Teacher depth of knowledge as a predicator of student achievement in the middle grades

Tracy Henshaw Jackson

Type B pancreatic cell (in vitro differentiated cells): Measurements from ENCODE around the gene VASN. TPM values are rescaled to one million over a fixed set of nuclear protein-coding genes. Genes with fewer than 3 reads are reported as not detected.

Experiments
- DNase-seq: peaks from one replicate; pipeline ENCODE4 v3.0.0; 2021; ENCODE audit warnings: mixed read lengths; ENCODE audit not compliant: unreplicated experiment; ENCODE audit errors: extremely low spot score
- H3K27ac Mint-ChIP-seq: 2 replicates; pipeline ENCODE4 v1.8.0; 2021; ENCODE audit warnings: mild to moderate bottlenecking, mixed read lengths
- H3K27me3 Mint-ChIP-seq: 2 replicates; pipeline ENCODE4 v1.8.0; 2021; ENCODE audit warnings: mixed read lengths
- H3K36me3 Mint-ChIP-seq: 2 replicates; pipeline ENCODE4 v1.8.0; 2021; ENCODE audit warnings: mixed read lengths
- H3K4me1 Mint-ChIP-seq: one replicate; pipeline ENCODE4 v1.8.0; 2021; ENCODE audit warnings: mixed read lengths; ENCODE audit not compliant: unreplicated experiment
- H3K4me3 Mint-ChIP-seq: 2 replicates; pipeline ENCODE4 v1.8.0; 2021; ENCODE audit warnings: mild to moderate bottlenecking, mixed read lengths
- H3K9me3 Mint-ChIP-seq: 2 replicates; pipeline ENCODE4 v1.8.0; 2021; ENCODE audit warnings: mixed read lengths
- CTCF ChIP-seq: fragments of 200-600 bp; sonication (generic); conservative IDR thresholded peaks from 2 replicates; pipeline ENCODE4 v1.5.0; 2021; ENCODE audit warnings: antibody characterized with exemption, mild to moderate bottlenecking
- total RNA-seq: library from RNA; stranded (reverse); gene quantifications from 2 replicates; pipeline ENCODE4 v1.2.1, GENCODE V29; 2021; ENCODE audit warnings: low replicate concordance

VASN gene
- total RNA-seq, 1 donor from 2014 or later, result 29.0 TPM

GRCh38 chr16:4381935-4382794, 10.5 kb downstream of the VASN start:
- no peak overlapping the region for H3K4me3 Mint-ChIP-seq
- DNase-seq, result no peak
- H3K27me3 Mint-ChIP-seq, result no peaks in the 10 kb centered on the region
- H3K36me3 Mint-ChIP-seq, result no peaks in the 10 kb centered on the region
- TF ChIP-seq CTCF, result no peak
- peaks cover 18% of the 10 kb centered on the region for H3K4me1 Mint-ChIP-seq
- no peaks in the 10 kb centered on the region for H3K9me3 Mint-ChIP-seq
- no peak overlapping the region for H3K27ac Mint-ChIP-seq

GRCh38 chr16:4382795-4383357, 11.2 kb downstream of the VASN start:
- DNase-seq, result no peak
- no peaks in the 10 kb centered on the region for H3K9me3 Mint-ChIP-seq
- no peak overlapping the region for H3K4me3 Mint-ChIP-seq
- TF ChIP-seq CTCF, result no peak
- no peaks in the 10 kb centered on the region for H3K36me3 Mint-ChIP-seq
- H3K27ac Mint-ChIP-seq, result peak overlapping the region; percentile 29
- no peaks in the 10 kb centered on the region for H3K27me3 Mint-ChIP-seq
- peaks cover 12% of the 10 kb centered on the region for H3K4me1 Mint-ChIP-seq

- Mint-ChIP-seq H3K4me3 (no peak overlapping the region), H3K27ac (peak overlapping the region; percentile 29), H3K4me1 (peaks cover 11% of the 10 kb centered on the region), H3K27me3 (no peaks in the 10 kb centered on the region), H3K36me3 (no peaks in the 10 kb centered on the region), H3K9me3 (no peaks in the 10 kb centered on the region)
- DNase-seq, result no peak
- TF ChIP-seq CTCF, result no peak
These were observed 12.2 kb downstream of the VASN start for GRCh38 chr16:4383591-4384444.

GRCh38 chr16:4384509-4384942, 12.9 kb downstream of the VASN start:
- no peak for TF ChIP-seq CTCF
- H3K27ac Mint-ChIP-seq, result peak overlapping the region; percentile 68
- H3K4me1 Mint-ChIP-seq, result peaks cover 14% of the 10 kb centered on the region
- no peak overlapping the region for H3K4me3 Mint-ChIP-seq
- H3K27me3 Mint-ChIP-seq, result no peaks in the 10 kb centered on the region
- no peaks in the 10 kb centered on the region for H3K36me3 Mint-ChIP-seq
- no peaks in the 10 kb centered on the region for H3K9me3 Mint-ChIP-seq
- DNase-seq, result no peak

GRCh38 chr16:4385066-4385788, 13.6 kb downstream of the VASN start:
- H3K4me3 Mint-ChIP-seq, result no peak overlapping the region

Schools strive to hire highly qualified teachers to educate and empower students to become high performers (NCEE, 1983; Erickson, 1995). As a part of this effort, teachers are required to obtain specific skills and certification to meet students' academic needs. While the intent is recognized, there continues to be a discrepancy between highly qualified teachers in the middle grades and student achievement (The Nations Report Card, 2005; Turner-Bissett, 1999). Therefore, it is imperative to examine teachers' perceptions and instructional strategies that may influence students' achievement. The purpose of this study was to determine whether there is a correlation between high-performing and low-performing teachers' perceptions and observations of their instructional strategies as a predictor of student achievement. To achieve this, the study was conducted using quantitative and qualitative research methodology in three steps. First, teachers (n = 67) of middle grade students within a South Mississippi school district completed a survey to identify their perceptions about their instructional strategies. Second, the researcher categorized the participants as high-performing or low-performing teachers based on their students' achievement scores to assess if there is a relationship between their performances and student achievement. Last, the researcher conducted observations of the teachers' classroom performance to examine if a relationship exists between perceived and observed instructional strategies. Sixty-seven teachers completed perception surveys and 22 of the 67 participants agreed to classroom observations by the researcher. Perception surveys and observations were analyzed using descriptive statistics. The results indicated 98.5% of the teachers participating in the study perceived that they were able to engage students in learning and were comfortable with the content-specific concepts to meet academic standards. The hypothesis could not be tested to compare high-performing and low-performing teachers due to the lack of participants willing to volunteer for observations. High-performing, or depth of knowledge teachers (100%), were observed to actively engage their students in the classroom. However, low-performing, or acquisition teachers (79%), were observed to engage students in the learning process. The results of this study imply that teachers' perceptions may play a role in the dissemination of instructional strategies that engage students in active learning.